Shoplifting is a very common theft crime both here in North Carolina and throughout the United States. It’s so prevalent that most shoplifters actually go undetected.
Though it’s often associated with rebellious teens stealing for the thrill of it, there isn’t a particular profile for a typical shoplifter. In fact, anyone can be a shoplifter.
Check out these statistics studied and compiled by the National Association for Shoplifting Prevention:
- One in 11 people are shoplifters, which equates to about 27 million Americans.
- In the last 5 years, more than 10 million people have been caught shoplifting.
- 75 percent of shoplifters are adults and 55 percent of these adults say they got started in their teens.
- 25 percent of shoplifters are kids.
- Shoplifters are caught, on average, once every 48 times and are turned over to police half of the times they’re caught.
- Over half of adults and one-third of juveniles claim that’s it’s hard to stop shoplifting even if they’ve been caught.
With so many shoplifters, you can’t help but ask, Why do people shoplift?
Let’s explore the top reasons why people shoplift and how those reasons might actually be beneficial if you’re caught and charged with a crime.
Top 5 Reasons People Shoplift
People shoplift for a variety of reasons. Here are 5 of the top reasons:
Shoplifting is a low risk crime. As mentioned above, shoplifters are usually only caught once every 48 times, which amounts to only 2 percent of the time. Since the likelihood of being caught is so low, many people see shoplifting as a crime that you can easily get away with. Even if someone is caught shoplifting, the penalties aren’t seen as too severe, so that’s not necessarily a deterrence.
Drug addiction. Frequently, people who are addicted to drugs turn to shoplifting as an income source in order to fund their drug habit. Many drug addicts also claim that shoplifting is just as addictive as drugs.
Shoplifting is easy. Many stores have products and items out in the open and on display, which makes stealing these items fairly easy. If items were behind counters or in locked cabinets, stealing would be more difficult. With more stores having self-checkout lanes as well, shoplifting is an easy crime to commit.
Shoplifting gives people a rush. A number of shoplifters describe a “high” feeling they get when they shoplift. Getting away with something like stealing produces a thrill, which, for many shoplifters, is more rewarding than the actual stolen goods.
Shoplifting is an actual mental health disorder. Some people can’t stop themselves from stealing. These people suffer from a condition known as kleptomania, which, according to the Mayo Clinic, “is the recurrent failure to resist urges to steal items that you generally don’t really need and that usually have little value.”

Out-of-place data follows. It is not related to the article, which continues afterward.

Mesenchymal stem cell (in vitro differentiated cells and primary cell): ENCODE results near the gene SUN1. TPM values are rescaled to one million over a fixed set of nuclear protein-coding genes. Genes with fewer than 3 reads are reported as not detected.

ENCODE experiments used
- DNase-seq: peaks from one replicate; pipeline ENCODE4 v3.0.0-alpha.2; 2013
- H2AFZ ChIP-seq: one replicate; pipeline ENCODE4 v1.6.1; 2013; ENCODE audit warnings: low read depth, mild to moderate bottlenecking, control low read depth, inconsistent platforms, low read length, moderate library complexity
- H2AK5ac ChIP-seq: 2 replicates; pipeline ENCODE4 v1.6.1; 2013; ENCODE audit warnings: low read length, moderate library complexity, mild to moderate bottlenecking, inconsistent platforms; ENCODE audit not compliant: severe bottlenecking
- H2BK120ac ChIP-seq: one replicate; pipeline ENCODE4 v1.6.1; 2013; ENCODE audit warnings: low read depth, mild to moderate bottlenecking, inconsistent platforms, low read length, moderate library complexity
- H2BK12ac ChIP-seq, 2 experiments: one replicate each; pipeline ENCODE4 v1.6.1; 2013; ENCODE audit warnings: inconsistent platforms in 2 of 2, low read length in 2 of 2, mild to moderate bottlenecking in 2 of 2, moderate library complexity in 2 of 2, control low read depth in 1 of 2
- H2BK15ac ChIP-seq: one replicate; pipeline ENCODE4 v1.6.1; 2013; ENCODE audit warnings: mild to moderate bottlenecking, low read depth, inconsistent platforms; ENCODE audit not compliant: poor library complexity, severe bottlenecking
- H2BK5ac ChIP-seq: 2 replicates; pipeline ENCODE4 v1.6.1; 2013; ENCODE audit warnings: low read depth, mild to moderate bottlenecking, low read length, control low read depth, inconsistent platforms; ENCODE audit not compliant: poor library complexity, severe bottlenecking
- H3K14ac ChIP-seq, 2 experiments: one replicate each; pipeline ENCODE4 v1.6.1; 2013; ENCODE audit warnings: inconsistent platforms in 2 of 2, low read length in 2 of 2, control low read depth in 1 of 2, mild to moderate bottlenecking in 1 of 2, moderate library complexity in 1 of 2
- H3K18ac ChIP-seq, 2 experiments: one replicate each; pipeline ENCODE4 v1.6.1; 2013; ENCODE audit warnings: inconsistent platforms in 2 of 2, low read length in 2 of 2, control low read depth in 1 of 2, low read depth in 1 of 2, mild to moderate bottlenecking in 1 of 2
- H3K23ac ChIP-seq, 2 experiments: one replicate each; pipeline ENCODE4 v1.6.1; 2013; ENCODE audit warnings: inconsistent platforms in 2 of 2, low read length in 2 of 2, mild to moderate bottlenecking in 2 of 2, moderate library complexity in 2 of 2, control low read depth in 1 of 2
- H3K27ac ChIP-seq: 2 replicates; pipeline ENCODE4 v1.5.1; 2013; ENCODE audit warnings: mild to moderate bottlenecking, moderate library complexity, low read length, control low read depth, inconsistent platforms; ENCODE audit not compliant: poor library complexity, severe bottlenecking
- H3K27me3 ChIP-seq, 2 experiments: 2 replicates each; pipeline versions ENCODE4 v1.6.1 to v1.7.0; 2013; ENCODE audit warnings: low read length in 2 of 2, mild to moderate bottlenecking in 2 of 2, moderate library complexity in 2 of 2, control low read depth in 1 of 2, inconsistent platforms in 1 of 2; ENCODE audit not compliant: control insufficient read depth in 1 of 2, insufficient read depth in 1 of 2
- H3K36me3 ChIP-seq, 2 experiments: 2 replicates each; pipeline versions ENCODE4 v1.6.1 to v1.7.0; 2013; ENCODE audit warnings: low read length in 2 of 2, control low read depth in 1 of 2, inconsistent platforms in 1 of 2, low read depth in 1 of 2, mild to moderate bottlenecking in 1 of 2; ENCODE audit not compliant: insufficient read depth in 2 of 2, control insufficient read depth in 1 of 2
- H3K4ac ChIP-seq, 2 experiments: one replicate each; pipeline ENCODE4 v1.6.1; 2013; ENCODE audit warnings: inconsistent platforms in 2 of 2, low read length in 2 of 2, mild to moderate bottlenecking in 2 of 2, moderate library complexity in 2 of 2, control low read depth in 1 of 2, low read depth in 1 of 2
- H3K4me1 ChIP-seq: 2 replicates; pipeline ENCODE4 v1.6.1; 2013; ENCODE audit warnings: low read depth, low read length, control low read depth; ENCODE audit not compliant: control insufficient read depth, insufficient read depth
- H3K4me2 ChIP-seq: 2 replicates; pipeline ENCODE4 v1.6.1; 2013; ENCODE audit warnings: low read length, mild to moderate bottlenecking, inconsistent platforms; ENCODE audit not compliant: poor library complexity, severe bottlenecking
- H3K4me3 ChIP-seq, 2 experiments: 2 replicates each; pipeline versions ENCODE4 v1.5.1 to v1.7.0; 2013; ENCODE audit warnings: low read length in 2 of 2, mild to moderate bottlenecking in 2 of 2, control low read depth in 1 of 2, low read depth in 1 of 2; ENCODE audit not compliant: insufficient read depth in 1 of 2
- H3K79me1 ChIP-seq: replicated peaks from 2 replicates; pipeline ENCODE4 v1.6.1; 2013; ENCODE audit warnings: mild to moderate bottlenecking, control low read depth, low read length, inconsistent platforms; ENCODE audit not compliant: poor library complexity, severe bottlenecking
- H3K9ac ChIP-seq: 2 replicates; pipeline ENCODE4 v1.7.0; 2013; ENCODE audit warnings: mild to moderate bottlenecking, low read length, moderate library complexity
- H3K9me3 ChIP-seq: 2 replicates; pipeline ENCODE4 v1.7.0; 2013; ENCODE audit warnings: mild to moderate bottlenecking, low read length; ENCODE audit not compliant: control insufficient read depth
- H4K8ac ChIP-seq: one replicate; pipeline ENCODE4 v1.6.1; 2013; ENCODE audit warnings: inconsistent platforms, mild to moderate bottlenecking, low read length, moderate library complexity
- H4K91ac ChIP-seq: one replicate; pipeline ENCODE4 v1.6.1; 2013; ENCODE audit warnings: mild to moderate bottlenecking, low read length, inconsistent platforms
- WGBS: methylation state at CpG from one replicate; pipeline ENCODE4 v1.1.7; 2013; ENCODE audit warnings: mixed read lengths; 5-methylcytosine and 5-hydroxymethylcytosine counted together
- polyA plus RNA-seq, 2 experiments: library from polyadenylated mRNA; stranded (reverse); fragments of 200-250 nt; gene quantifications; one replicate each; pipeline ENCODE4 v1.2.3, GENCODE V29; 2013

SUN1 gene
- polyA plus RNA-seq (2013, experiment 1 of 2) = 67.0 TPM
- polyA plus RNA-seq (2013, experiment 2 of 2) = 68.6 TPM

Can a Claim of Kleptomania Help Me Beat My North Carolina Shoplifting Charge?
If someone has been diagnosed with a mental health condition, yes, that diagnosis might be able to be used to help in defending a criminal charge. However, this depends on the condition and the circumstances of the alleged crime.
Kleptomania is not a common mental health disorder. Only 0.6 percent of the population has it, and fewer than 5 percent of shoplifters are afflicted with this impulse control disorder.
In order to be diagnosed as a kleptomaniac, you have meet the criteria in the DSM-5, which includes:
- Having a recurrent inability to resist urges to steal objects that aren’t needed for personal use or monetary value;
- Feeling increasing tension right before stealing;
- Having feelings of pleasure, relief, or gratification during the theft; and
- Not being related to another conduct disorder, a manic episode of bipolar disorder, or antisocial personality disorder.
Bottom line? Regardless of whether you have been diagnosed as a kleptomaniac or you suffer from kleptomania but have yet to seek help, you might be able to use your condition to help with a shoplifting charge.
It is important to bear in mind, though, that the U.S. Department of Justice excludes kleptomania – along with other impulse control disorders like pyromania – as a possible legal defense. So how can using it in your case help?
While not a defense in and of itself, it speaks to intent and your mental state at the time the actions were committed. If you are compelled to steal due to a psychological condition, your charges could potentially be reduced, dropped, or dismissed, especially if you have a skilled North Carolina shoplifting attorney on your side.
While your lawyer can’t guarantee any outcome, a knowledgeable attorney might be able to argue that, rather than facing serious shoplifting penalties, it would be more beneficial to get you the proper professional help and care you need. If you’ve been charged with a shoplifting crime, contact an experienced attorney today to get started on defending your charges.
About the Author:
Jan Elliott Pritchett is Managing Partner at the Law Firm of Schlosser & Pritchett and one of North Carolina’s top rated criminal defense attorneys. With a practice dedicated 100% to litigation, Mr. Pritchett protects the legal rights of clients who have been charged in federal and state criminal matters, as well as DUI/DWi, motor vehicle accidents, personal injury, and traffic violations. In practice since 1995, Mr. Pritchett has earned a reputation as a highly talented and fearless lawyer, being listed among the state’s “Legal Elite” and recognized as one of the Top 100 DWI Lawyers in North Carolina by the National Advocacy of DUI Defense. He currently serves as the Co-Chairman of the North Carolina State Board of Legal Specialization, Criminal Law Specialty, and Vice-Chairman of the North Carolina Bar Association, Criminal Justice Section.